Two consecutive wins had put Jacques Villeneuve in control of the 1997 F1 championship. But as the series headed to Europe for the fourth race of the season, the points leader had more on his mind than just the title fight.
Villeneuve takes on the FIA
Following the huge leap in performance seen in the opening races of the season, due in part to the resumption of a ‘tyre war’ between Goodyear and new arrivals Bridgestone, the FIA had imposed a controversial rules change for the following season. From 1998 cars would have to use grooved tyres designed to reduce cornering speeds.
Villeneuve tested Goodyear’s development grooved tyres and didn’t like what he found. In an event at the Zandvoort circuit ahead of the Imola race he strongly criticised the FIA’s plans, claiming they were dumbing down the sport.
“When you do a sport like this, when you want to become a race car driver it’s because you see the other race car drivers in a way as superheroes,” said Villeneuve. “They just keep pushing their limit and you’re impressed. You get that in so many other sports.”
“Formula One is getting to a point where you reach the limit of the car, the material, before you even reach your human side so it becomes more of a show than a sport. So you need stakes, the stakes need to be high. And you need a small sense of danger. You don’t need a big sense of danger, nobody’s looking to kill themselves, that would be pure stupidity. But you need a small sense of danger and that sense of danger has on most tracks disappeared.”
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“It scares me because it’s not going to be Formula One anymore. I’m afraid that this level of racing will be destroyed, it won’t exist. I managed to get one set of those grooved tyres, ’98 design, to test so I would know what I’m talking about. And it’s a joke. It’s not pure anymore. They might as well tell us to buy Formula Threes and let’s call it Formula One. It’s levelling everything downwards and anyone will be able to drive in F1 because the mechanical limit is so much lower than the human limit.”
“At least this year with the softer tyres it’s pushed the barrier a little bit higher so you have to push yourself you have to find strength inside of yourself to really do those good laps, and that’s interesting. But from ’98 onwards, if the regulations don’t change, that side is going to disappear.”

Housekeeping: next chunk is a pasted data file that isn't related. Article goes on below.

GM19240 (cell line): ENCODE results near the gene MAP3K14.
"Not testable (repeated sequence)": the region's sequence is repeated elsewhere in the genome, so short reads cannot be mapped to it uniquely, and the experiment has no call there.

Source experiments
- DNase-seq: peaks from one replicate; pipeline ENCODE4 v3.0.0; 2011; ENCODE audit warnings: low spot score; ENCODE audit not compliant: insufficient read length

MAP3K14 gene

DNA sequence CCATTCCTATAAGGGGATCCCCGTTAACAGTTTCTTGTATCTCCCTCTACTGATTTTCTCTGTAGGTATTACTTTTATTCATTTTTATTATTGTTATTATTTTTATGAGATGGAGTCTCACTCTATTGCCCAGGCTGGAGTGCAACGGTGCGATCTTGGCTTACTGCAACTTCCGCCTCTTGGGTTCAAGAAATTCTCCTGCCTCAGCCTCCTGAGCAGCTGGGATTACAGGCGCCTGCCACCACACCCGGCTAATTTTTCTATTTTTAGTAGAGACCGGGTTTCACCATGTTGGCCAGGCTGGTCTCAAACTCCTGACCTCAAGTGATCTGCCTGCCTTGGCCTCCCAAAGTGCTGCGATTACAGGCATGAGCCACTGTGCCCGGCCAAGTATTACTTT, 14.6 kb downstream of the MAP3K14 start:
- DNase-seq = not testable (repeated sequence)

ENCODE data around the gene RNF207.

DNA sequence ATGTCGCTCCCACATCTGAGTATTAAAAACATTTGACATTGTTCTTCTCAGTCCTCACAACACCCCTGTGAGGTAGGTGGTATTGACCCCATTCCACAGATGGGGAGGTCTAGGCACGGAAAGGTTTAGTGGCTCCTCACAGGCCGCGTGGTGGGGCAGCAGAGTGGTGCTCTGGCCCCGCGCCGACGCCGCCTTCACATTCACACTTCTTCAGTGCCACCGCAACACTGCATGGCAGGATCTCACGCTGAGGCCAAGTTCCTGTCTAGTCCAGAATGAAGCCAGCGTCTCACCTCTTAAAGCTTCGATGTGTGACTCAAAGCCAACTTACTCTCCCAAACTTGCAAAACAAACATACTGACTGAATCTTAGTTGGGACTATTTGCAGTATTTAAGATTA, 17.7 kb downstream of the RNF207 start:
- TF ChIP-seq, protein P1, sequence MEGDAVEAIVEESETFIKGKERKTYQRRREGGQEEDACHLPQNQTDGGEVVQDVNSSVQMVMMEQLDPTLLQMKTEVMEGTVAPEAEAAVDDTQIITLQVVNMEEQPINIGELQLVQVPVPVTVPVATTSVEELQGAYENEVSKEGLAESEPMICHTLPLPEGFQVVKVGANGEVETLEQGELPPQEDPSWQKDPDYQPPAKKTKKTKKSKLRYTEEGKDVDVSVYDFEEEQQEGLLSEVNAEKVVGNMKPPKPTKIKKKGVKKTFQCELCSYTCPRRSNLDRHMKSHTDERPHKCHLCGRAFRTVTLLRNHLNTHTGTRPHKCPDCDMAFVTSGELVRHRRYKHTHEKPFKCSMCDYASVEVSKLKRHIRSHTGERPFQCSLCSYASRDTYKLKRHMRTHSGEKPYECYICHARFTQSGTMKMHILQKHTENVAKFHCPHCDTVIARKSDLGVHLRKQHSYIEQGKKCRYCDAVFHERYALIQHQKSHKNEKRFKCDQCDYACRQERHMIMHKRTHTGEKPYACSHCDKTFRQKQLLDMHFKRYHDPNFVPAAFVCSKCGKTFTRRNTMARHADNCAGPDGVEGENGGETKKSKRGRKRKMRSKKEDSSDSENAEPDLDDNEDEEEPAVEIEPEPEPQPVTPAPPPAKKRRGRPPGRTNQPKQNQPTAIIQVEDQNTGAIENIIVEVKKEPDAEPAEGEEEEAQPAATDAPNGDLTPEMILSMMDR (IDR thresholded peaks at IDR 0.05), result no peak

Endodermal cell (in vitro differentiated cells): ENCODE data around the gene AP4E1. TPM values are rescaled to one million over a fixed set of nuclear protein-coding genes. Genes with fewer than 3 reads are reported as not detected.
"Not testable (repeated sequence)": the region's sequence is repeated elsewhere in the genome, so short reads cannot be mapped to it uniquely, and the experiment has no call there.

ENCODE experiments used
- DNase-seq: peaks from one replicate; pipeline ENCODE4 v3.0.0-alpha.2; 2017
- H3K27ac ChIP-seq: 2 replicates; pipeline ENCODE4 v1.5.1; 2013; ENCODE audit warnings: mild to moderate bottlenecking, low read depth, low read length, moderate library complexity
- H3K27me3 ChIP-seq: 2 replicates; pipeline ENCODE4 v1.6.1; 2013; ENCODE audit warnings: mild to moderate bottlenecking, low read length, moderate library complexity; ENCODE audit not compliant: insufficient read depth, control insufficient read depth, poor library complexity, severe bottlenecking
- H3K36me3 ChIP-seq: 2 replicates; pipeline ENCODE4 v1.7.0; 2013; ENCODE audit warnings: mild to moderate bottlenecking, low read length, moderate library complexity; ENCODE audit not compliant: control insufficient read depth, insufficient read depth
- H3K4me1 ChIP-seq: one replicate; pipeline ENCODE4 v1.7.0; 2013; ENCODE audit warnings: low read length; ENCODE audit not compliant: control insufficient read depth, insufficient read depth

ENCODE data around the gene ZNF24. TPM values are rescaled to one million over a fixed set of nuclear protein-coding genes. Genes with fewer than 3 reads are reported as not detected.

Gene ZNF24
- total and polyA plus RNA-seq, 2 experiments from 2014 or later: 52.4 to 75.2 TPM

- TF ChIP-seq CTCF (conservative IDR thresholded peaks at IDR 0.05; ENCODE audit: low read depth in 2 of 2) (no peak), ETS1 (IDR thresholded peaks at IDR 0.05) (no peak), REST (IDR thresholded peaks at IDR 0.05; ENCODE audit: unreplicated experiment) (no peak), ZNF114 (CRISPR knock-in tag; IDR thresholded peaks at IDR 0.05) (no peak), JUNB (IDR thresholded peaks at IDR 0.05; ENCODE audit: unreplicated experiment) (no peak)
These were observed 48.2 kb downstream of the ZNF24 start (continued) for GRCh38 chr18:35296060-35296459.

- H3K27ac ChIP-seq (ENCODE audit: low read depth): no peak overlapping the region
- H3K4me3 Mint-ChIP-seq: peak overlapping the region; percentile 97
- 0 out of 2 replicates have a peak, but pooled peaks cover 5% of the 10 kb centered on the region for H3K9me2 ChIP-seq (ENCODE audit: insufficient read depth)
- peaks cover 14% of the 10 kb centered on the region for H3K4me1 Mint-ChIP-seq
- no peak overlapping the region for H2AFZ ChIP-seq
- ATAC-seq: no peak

“It might be good for TV because all the lap times will be closer. But the mediocre driver will be very close to the very good driver and you won’t be able to tell a big difference because of that. So it’s going to hide a lot of what should be the best in car racing. You won’t need the best drivers there, you’ll need the best drivers in IndyCar where it’s still going to be the same type of racing.”
1997 San Marino GP grid
|1. Jacques Villeneuve 1’23.303
|2. Heinz-Harald Frentzen 1’23.646
|3. Michael Schumacher 1’23.955
|4. Olivier Panis 1’24.075
|5. Ralf Schumacher 1’24.081
|6. Giancarlo Fisichella 1’24.596
|7. Johnny Herbert 1’24.723
|8. Mika Hakkinen 1’24.812
|9. Eddie Irvine 1’24.861
|10. David Coulthard 1’25.077
|11. Gerhard Berger 1’25.371
|12. Nicola Larini 1’25.544
|13. Rubens Barrichello 1’25.579
|14. Jean Alesi 1’25.729
|15. Damon Hill 1’25.743
|16. Jan Magnussen 1’26.192
|17. Pedro Diniz 1’26.253
|18. Shinji Nakano 1’26.712
|19. Mika Salo 1’26.852
|20. Jarno Trulli 1’26.960
|21. Jos Verstappen 1’27.428
|22. Ukyo Katayama 1’28.727
Villeneuve was still only in his second year of Formula One. Unlike most of his rivals on the grid, he arrived after the trauma of the double fatality at the 1994 San Marino Grand Prix.
Three years on the impact of that weekend was still being felt. The Imola circuit unveiled a new statue of Ayrton Senna, who along with Roland Raztberger had perished that weekend. A short distance away in Bologna the court case surrounding Senna’s death, which had begun two months earlier, continued.
The Imola circuit had been drastically overhauled in the immediate aftermath of the crashes. But this was also something Villeneuve took a dim view of. “It’s one of the worst circuits,” he complained.
“They just put chicanes everywhere. They had to react because it was the political good thing to do. So they’ve been seen to react, but now it’s a disgusting track. It’s not fun to drive and it’s not good for racing either.”